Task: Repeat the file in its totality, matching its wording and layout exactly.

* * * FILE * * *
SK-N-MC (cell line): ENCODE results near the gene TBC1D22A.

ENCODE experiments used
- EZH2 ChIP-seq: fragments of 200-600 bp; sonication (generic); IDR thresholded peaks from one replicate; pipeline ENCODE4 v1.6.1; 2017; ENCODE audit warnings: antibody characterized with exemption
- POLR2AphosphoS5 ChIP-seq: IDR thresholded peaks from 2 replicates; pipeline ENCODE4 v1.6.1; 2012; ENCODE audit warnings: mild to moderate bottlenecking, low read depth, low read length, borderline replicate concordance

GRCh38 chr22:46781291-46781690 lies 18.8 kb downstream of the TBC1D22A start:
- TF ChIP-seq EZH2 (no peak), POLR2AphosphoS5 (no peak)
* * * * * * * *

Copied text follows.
SK-N-MC (cell line): ENCODE results near the gene TBC1D22A.

ENCODE experiments used
- EZH2 ChIP-seq: fragments of 200-600 bp; sonication (generic); IDR thresholded peaks from one replicate; pipeline ENCODE4 v1.6.1; 2017; ENCODE audit warnings: antibody characterized with exemption
- POLR2AphosphoS5 ChIP-seq: IDR thresholded peaks from 2 replicates; pipeline ENCODE4 v1.6.1; 2012; ENCODE audit warnings: mild to moderate bottlenecking, low read depth, low read length, borderline replicate concordance

GRCh38 chr22:46781291-46781690 lies 18.8 kb downstream of the TBC1D22A start:
- TF ChIP-seq EZH2 (no peak), POLR2AphosphoS5 (no peak)